The story just keeps getting better.
On Tuesday at a car show in Geneva, Lamborghini is taking the wraps off the first production car to come fully through the lab, through its entire gestation process.
Called the Aventador, it’s a $370,000 Batmobile that goes from zero to 60 mph in 2.9 seconds.
The Aventador’s bare body — before the V-12 motor and other parts are added — weighs just 504.9 pounds.
That’s because of a carbon-fiber design tested in the basement of the UW’s ornate aeronautics and astronautics building.
The Aventador is a big reason the UW Lamborghini lab exists.
Lamborghini has used carbon-fiber components for decades even though it’s been outrageously expensive to manufacture.
When the company decided to build its next flagship production car with a carbon monocoque body — a single shell of carbon-reinforced plastic — it approached Paolo Feraboli, a UW assistant professor of aircraft materials and structures and a former Lamborghini employee who also worked on the Boeing 787.
Feraboli told Lamborghini in 2007 that its only option was to adopt new, more efficient manufacturing technologies like Boeing’s and abandon the techniques the car company had used for the past 30 years.
“That’s how the lab occurred,” Feraboli said.
Lamborghini then spent millions setting up the lab and a new factory in Italy to produce the Aventador and future models built with composite materials.
Aventador is the name of a famous Spanish bull. They could have called this one the Husky instead.
“Pretty much every piece — every composite piece — has come through here,” Feraboli said, explaining that the UW lab did quality control, process improvement and mechanical testing to verify the parts’ strength and stiffness.
In Seattle, the lab is a sort of hub for Lamborghini to work with the school, Boeing and other partners, including golf-club manufacturer Callaway and Intel. This team is already working on future Lamborghinis, which may include wireless sensors embedded into the carbon components.
Other companies are also seeking the lab’s help developing new products. One is looking into an e-reader with its entire case made out of ultralight carbon fiber and another is developing carbon-fiber bike helmets. Feraboli said he’s also working with another large carmaker that he wouldn’t name.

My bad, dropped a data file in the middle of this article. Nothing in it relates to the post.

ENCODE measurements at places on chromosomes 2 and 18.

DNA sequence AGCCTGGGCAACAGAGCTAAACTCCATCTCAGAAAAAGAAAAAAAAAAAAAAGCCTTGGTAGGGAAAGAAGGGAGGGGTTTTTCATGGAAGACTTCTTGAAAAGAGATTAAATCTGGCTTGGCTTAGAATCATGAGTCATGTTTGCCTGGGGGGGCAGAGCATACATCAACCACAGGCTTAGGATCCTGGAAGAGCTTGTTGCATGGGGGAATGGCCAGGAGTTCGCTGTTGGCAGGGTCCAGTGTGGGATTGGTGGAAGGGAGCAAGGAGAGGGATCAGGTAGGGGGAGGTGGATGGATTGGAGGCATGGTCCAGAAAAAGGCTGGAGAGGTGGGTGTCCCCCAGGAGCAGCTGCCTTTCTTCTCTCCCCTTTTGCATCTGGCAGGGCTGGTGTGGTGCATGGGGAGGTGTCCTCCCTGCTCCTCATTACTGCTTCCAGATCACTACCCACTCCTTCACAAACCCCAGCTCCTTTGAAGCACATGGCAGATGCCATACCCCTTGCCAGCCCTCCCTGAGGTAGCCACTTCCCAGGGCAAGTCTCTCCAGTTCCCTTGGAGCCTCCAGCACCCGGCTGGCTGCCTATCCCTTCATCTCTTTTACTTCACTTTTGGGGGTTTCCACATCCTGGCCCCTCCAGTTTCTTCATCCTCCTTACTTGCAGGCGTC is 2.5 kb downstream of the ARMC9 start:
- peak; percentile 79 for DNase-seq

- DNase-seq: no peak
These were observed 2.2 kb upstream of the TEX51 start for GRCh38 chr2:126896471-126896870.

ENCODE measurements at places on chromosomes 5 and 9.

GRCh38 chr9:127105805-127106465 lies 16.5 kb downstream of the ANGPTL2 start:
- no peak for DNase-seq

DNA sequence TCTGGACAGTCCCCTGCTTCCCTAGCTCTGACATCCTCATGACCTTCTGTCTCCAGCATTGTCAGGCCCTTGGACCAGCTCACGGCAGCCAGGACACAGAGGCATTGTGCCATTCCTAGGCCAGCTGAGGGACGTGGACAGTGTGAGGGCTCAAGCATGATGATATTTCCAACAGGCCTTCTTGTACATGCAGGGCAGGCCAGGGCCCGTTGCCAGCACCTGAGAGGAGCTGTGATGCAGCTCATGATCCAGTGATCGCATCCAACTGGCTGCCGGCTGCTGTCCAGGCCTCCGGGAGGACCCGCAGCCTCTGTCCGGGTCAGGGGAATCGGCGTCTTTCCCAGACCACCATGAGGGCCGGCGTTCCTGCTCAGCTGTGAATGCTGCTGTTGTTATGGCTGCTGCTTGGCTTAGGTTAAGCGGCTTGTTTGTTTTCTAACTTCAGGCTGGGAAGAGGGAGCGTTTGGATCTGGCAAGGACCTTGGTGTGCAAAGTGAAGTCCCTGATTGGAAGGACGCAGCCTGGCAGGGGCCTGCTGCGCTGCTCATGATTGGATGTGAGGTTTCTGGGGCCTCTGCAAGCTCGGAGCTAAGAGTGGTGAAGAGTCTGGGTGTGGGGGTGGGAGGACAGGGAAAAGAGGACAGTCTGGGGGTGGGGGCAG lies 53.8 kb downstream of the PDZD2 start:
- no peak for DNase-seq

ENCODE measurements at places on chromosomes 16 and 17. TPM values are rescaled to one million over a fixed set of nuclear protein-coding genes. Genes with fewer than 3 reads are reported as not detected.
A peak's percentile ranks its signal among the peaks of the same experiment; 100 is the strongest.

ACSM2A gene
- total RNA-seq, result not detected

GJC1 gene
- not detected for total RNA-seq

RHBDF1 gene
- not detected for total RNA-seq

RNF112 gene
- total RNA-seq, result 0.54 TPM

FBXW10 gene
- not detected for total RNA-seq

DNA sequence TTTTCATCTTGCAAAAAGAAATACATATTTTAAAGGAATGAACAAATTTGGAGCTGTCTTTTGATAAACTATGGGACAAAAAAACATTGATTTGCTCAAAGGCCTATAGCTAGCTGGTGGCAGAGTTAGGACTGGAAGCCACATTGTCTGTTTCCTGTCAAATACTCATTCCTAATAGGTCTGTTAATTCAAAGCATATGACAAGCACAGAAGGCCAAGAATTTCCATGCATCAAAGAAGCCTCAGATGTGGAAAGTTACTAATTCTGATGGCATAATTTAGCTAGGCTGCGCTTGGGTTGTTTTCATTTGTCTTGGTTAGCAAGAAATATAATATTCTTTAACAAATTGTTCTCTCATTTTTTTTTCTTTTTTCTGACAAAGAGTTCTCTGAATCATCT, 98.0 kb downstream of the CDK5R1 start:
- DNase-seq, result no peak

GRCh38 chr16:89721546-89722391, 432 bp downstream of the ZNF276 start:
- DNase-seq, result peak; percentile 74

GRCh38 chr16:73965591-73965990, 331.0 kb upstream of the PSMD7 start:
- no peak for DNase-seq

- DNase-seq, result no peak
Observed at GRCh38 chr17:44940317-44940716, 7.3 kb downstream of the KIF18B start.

The lab also helped Lamborghini produce a one-off concept car called the Sesto Elemento (below) that was shown in Paris in September, previewing some of the technologies in the Aventador.
The biggest advance is mostly hidden, in the manufacturing of the monocoque. The new system reduces the number of times components have to be cured under heat and pressure in an autoclave. Only one trip to the autoclave is required, and the cured shell then serves as a mold for additional carbon parts that are cured with a different process Lamborghini developed, which uses carbon fiber mats impregnated with resin.
Feraboli said these improvements helped Lamborghini increase its output of carbon shells from a pace of two per week, when it was making the limited-production Reventon supercar, to four a day.
The cost per raw shell has also fallen from $100,000 to less than $15,000 apiece.
Feraboli said the manufacturing technologies will be used by Lamborghini’s parent company, Audi, for higher-production cars and eventually its mainstream sedans.
“The Aventador is the first step,” he said. “Now we’re going to be able to build with intensive carbon fiber other vehicles. With those technologies we’re looking at reducing even further the cost. We’re looking at potentially making cars such as the A8 or the A6 out of carbon fiber.”
Lamborghinis don’t really need to go faster. There aren’t many places to drive around 200 mph, Chief Executive Stephan Winkelmann said in a news release last week.
So the key to improving performance — and lowering emissions — is reducing the cars’ weight, he explained.
“Every new Lamborghini will make use of this carbon-fiber technology for optimum weight reduction,” he said.
In a media briefing at its new factory last week, Lamborghini noted that it decided to produce its new carbon monocoque completely in-house, because of the complex materials and process involved.
Maybe that was another lesson it learned from Boeing.
(This appeared in today’s paper)